“The tumultuous poll in Catalonia left more than 800 injured and pretty much everybody with mixed emotions which offers a perfect opportunity for Russia. Russia has no particular interest in Catalonian independence but Russian media were actively promoting the narrative about Spanish authoritarianism and Russian hackers helped the organizers keep their websites up. Russian interest lies in shifting the narrative around Crimea, keeping the EU busy with other topics than Russian aggression, and mainly in dividing Europe as well as undermining Europe’s democracy and institutions.”
This was written by the European Values Think-Thank, which operates out of Prague and runs a useful program called Kremlin Watch.
Nevertheless, an argument like theirs should be backed up with lots of facts and quotations, not just rolled out as a bald-faced assertion we must either accept or reject.
Russian trolls can, in fact, troll and dispatch bots on any subject they like. It doesn’t necessarily mean, however, their actions will have a decisive effect on every conflict in which they intervene.
True, in the body of the newsletter, there is this follow-up on the story.
“Referendum in Catalonia: The Crimean spring has moved to the Pyrenees… Not.
“Despite Dmytry [sic] Peskov’s statements that the Catalonian referendum is an internal Spanish matter, Russia would not want to miss a chance to bring its alternative point of view on the Catalonian referendum or extend a helping hacking hand to the referendum organizers either. Spanish media have been on high alert. El País blatantly stated that Russian news networks are using Catalonia to destabilize Europe. These accusations have been thoroughly investigated by the Atlantic Council’s DFR Lab, focusing on the role of Sputnik and RT. Russian media spread stories about a violent and repressive Spanish government and warn that a civil war is imminent as the EU passively stands by. Russian creativity is legendary and the media managed to find similarities with the situation in Crimea and Kurdistan.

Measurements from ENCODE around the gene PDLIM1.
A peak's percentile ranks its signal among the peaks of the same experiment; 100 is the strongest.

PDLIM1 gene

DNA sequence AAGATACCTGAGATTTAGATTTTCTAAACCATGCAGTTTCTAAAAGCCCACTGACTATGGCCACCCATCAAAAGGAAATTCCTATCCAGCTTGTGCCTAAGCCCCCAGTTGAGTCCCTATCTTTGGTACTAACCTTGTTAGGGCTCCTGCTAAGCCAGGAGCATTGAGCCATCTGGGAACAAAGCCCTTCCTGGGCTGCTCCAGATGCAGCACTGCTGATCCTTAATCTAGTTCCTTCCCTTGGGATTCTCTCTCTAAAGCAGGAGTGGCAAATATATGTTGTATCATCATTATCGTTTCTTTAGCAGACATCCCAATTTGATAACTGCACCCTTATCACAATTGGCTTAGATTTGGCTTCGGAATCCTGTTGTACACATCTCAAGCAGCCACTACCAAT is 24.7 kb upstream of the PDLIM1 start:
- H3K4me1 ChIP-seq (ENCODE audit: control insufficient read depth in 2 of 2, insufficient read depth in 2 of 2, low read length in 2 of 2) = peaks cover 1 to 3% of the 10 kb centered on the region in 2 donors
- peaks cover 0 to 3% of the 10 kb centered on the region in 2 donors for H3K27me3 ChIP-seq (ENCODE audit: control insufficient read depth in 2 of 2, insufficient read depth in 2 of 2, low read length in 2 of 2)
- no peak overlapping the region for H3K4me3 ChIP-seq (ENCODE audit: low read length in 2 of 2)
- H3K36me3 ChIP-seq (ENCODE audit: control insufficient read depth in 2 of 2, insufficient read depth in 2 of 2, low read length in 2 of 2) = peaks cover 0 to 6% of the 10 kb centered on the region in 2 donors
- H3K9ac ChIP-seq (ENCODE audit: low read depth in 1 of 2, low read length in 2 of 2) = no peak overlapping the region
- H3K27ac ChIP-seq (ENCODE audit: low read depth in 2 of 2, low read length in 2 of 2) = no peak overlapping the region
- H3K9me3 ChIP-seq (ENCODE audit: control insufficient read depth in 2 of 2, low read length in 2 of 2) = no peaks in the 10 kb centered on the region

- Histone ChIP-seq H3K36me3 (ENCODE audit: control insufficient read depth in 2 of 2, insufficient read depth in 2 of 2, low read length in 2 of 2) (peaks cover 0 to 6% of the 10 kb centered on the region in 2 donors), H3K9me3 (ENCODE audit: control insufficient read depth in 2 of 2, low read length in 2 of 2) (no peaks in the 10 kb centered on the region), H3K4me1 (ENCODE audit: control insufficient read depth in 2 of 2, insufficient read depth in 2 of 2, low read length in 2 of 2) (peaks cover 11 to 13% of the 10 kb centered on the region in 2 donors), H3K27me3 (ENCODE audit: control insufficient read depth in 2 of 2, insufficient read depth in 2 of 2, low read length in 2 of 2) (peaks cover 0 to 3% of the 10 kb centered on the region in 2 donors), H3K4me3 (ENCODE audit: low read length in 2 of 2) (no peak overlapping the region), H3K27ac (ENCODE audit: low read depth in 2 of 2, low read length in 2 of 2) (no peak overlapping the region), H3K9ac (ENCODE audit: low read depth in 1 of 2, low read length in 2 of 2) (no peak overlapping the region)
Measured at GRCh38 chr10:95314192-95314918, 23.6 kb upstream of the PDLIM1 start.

“According to the Russian press, independent Catalonia might recognize Crimea as part of Russia. The benefits of doing so are not very clear, Russia might in exchange push Nicaragua to recognize Catalonia? “This does not mean that Russia wants Catalonia to be independent at any cost. What it fundamentally seeks is to create division, in order to slowly undermine Europe’s democracy and institutions,” says Brett Schaffer, an analyst at the Alliance for Securing Democracy, a project of the German Marshall Fund. And we can only agree with that.”
There are only three hyperlinks in the entire passage, no other references, and one of the links reiterates the article in El País. It is not enough to convince even a true believer in Russian troll farms like me.
Because just the other day I read the following article, published on the excellent Russian charity and investigative reporting website Takie Dela, about the huge numbers of dilapidated residential buildings in Barnaul, capital of Altai Territory. The article details the considerable inconveniences and humiliations faced by the tenants, who are more or less stuck in their flats until the mayor’s office does something, although it is clear to the residents that the mayor’s office would rather the buildings all collapsed, killing the tenants in the wreckage.
Degradation of postwar-built housing stock is a severe problem not just in Barnaul, but all over Russia, a problem the central government (since under Putin 3.0 there is no such thing as local government anymore) has been doing a really bad job of solving.